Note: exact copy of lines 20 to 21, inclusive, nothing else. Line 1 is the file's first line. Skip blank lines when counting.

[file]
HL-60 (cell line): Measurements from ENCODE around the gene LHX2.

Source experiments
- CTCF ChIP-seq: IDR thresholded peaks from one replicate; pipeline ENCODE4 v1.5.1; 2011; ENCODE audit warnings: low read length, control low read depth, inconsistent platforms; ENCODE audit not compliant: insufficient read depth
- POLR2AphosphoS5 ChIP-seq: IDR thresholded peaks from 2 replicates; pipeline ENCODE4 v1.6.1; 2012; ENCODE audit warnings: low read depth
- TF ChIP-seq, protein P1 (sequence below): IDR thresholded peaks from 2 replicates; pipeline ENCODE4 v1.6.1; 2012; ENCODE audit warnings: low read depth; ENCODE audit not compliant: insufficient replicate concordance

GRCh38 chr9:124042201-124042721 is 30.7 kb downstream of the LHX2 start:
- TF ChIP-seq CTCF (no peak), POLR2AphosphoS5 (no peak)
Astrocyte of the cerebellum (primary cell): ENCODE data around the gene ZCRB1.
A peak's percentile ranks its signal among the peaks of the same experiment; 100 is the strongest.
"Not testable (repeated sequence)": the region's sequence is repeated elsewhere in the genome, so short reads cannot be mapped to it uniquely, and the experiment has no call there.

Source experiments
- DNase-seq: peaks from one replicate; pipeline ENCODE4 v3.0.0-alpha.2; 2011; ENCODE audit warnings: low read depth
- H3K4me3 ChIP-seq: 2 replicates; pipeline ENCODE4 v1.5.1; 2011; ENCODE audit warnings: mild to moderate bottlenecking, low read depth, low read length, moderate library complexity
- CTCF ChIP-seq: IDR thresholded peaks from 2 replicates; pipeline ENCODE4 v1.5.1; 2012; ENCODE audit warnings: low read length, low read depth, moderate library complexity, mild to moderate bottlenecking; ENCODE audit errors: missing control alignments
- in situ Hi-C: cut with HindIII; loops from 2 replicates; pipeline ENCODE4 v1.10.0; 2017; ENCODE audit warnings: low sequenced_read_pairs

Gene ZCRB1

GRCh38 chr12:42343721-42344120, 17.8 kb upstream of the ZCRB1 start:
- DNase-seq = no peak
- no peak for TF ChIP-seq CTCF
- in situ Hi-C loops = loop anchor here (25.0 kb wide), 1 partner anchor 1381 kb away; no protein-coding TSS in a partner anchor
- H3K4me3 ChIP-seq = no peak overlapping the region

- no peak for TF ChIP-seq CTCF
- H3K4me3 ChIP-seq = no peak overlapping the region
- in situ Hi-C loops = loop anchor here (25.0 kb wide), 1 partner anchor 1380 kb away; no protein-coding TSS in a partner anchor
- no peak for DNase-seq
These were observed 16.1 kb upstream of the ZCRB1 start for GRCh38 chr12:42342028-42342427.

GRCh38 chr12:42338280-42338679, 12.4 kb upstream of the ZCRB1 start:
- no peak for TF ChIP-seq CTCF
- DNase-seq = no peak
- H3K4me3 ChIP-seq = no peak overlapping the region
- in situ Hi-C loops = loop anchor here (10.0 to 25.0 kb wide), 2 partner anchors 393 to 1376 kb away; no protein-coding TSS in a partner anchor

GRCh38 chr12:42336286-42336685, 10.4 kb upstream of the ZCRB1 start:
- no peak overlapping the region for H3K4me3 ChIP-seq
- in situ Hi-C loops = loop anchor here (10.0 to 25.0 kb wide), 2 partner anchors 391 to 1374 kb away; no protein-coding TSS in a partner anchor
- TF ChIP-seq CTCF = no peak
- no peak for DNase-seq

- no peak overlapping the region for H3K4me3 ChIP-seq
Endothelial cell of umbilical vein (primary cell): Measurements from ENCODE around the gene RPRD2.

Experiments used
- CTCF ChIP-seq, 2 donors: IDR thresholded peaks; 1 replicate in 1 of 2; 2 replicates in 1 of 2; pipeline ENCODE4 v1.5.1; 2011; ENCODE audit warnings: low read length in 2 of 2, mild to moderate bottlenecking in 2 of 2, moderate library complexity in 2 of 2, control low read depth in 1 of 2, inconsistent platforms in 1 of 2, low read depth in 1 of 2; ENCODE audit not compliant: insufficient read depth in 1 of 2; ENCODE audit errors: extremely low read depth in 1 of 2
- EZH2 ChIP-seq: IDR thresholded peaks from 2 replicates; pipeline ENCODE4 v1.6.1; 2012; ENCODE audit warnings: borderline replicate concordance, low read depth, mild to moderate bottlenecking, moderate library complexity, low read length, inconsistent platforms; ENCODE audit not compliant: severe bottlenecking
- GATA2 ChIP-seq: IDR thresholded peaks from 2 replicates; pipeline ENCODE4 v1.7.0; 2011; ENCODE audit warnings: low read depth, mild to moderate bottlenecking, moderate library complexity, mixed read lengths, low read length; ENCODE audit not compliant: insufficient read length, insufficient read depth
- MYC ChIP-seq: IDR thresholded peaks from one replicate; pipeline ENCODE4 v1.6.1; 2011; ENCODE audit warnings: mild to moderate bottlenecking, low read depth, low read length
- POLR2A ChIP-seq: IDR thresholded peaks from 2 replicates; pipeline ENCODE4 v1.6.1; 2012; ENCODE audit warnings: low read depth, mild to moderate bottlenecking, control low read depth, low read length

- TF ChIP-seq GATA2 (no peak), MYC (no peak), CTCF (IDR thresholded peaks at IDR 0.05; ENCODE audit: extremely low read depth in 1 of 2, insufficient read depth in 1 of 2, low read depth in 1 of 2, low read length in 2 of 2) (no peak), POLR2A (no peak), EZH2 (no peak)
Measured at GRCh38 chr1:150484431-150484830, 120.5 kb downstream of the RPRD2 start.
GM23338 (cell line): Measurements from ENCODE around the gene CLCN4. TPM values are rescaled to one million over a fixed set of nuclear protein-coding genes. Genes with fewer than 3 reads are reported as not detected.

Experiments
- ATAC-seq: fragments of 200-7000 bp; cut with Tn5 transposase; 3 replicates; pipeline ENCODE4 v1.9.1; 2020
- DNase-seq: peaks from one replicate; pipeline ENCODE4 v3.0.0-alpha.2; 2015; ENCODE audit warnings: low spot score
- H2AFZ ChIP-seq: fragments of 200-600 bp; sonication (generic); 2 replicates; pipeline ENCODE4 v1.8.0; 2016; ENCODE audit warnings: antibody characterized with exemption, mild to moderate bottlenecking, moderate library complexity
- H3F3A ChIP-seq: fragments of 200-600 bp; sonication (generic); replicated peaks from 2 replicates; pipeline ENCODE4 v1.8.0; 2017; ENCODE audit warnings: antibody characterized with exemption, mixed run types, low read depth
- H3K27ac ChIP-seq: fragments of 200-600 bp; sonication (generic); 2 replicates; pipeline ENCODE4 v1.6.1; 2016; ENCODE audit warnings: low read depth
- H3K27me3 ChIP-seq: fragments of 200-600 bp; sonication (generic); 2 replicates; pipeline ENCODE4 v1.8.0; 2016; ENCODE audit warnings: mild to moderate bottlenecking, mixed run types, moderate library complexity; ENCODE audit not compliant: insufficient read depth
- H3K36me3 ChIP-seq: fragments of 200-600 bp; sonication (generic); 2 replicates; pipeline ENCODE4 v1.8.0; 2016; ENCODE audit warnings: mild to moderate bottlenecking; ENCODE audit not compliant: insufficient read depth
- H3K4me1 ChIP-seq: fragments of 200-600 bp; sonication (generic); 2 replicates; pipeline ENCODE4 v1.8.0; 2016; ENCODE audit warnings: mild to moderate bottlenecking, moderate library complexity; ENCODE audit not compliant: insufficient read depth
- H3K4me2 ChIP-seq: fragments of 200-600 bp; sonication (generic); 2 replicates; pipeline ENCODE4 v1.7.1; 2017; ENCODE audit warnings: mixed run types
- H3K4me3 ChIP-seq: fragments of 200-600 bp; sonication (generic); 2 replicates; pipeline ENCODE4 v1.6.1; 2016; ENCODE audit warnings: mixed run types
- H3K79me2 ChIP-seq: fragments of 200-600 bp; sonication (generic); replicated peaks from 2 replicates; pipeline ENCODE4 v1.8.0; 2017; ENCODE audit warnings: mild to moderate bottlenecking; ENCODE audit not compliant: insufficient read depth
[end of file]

- in situ Hi-C loops = loop anchor here (25.0 kb wide), 1 partner anchor 1381 kb away; no protein-coding TSS in a partner anchor
- H3K4me3 ChIP-seq = no peak overlapping the region